A model system exploring ATP synthase reveals that rotation, repulsion and flow can crystallize proteins. It may explain a biophysical mystery in mitochondrial membranes.
Self-organizing systems surround us, from the synchronization of a flock of birds to the dance of the cellular scaffolding known as the cytoskeleton. Deemed ‘active matter,’ self-organizing systems hold enticing stories. How do things become self-organized? And is that self-organization biologically relevant?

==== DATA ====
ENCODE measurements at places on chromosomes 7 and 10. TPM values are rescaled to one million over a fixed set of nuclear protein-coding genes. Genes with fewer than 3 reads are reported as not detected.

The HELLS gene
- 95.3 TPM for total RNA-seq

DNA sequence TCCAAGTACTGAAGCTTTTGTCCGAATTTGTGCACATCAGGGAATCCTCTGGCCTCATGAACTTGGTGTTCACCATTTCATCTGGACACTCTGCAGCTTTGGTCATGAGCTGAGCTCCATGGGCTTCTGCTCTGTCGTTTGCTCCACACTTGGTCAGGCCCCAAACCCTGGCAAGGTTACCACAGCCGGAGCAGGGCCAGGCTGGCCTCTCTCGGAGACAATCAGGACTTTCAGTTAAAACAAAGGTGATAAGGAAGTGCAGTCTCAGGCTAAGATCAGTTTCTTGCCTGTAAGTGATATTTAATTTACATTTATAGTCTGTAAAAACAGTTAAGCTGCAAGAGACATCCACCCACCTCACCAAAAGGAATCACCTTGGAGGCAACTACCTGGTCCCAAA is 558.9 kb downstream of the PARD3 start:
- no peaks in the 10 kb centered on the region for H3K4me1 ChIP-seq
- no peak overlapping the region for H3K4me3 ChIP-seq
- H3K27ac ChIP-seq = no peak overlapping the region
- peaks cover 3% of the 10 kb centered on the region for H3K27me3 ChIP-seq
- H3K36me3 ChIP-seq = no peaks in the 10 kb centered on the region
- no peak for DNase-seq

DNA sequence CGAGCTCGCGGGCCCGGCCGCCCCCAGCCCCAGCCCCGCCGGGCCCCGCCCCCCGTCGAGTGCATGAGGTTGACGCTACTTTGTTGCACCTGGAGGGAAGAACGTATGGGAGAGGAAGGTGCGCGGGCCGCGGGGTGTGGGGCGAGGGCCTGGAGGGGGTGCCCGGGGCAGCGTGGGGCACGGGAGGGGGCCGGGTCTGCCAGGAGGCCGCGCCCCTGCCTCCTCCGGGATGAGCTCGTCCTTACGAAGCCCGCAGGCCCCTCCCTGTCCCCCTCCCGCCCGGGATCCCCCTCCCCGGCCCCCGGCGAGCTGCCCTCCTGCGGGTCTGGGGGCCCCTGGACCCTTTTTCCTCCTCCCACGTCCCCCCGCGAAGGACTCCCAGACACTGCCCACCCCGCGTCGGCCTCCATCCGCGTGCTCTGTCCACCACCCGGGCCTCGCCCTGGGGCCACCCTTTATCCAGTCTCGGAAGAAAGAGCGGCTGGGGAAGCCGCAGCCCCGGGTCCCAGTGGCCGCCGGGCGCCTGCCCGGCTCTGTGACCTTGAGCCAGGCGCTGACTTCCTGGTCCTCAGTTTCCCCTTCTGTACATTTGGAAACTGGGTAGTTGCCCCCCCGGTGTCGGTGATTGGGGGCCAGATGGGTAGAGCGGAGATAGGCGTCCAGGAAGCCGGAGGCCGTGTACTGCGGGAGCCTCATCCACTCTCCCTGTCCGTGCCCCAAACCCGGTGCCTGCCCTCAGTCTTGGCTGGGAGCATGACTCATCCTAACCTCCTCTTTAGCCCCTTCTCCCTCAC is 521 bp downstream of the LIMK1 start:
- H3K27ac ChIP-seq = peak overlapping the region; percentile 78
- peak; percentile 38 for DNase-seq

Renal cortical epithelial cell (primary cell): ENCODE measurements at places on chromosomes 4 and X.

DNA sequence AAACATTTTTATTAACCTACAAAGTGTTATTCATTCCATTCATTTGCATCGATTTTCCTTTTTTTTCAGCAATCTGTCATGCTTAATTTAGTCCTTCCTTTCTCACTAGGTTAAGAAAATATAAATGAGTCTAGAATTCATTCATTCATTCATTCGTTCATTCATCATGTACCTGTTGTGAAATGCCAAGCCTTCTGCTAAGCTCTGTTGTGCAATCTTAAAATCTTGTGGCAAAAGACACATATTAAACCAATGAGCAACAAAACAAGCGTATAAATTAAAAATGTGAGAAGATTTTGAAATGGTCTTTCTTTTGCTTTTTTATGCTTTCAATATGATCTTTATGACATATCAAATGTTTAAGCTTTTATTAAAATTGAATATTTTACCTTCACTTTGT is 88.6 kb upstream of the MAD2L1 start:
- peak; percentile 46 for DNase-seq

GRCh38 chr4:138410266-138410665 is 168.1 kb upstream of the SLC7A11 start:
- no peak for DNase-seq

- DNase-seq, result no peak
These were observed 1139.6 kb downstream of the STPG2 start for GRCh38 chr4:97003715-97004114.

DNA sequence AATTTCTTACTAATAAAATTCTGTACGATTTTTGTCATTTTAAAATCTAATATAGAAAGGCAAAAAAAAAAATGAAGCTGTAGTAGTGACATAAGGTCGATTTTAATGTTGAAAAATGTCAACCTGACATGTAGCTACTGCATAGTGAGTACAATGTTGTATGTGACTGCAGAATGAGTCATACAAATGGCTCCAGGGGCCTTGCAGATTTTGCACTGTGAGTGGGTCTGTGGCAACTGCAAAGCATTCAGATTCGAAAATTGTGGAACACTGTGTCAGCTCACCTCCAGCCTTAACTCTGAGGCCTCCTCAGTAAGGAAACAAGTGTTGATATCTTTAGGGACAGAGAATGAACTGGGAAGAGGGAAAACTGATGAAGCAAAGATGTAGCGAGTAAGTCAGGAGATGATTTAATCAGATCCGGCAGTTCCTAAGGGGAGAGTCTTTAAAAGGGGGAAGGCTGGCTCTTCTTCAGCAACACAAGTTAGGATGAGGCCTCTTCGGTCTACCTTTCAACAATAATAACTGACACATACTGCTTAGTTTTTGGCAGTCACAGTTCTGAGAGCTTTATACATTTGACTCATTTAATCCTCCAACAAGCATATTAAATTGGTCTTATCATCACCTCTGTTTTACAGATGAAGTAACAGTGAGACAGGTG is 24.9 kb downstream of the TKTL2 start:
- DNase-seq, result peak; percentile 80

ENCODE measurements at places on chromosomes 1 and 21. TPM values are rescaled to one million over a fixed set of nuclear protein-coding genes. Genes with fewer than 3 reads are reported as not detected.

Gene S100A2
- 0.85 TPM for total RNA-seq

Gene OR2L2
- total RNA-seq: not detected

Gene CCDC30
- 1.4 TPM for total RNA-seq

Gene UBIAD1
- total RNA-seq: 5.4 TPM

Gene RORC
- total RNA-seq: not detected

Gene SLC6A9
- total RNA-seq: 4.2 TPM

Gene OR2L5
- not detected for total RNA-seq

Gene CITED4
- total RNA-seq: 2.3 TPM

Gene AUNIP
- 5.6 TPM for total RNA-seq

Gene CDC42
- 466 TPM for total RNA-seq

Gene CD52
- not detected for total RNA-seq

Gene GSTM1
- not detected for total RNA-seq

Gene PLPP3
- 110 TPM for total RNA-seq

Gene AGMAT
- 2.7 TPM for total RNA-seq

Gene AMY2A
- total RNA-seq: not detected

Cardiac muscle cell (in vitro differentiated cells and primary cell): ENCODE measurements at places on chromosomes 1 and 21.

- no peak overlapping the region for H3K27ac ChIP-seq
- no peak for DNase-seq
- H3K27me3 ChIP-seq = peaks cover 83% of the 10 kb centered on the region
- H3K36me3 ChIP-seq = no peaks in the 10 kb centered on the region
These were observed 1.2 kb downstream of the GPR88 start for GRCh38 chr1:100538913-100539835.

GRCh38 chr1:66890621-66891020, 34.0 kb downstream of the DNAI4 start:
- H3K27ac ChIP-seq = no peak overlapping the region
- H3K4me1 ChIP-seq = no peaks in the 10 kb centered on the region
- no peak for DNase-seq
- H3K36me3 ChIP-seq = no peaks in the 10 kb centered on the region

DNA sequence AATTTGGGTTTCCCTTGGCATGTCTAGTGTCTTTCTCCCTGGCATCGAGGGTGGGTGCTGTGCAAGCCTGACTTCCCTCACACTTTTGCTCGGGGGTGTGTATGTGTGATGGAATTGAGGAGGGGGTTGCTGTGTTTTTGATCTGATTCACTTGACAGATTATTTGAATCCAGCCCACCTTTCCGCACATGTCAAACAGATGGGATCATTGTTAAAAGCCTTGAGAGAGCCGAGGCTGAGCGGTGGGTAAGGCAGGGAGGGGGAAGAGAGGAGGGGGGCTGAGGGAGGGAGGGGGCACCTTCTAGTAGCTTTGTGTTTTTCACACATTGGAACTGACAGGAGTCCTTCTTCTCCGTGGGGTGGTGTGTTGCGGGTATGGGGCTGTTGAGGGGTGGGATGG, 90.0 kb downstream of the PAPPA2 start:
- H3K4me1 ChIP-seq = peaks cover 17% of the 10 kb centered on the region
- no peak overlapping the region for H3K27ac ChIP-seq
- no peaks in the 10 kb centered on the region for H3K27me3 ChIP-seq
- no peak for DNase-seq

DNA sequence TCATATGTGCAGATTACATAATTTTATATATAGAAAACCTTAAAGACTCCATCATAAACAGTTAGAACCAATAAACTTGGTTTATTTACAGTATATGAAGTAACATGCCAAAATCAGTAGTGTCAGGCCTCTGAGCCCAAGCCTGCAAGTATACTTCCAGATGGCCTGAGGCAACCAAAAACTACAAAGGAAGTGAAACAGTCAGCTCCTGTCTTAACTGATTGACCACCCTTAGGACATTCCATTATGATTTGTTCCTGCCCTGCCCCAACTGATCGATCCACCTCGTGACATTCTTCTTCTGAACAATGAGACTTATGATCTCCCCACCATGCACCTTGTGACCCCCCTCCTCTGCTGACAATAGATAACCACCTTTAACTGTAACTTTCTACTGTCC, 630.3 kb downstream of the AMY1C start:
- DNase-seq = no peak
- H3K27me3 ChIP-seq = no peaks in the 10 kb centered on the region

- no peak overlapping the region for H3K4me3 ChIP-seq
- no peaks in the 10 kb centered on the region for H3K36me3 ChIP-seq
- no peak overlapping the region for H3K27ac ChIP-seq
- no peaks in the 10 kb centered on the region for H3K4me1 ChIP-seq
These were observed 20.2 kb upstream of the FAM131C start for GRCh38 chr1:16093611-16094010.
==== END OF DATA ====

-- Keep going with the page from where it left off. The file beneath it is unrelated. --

These questions are part of what led Michael Shelley, director of the Flatiron Institute’s Center for Computational Biology, and his team to investigate the conditions required for the self-organization of rotating inclusions within a simulated membrane, a model system for the ATP synthase proteins that rotate within a cell’s mitochondrial membranes. In a paper published on October 3 in Physical Review Letters, Shelley and his team showed that a combination of the proteins’ rotation and repulsion resulted in the formation of a lattice.
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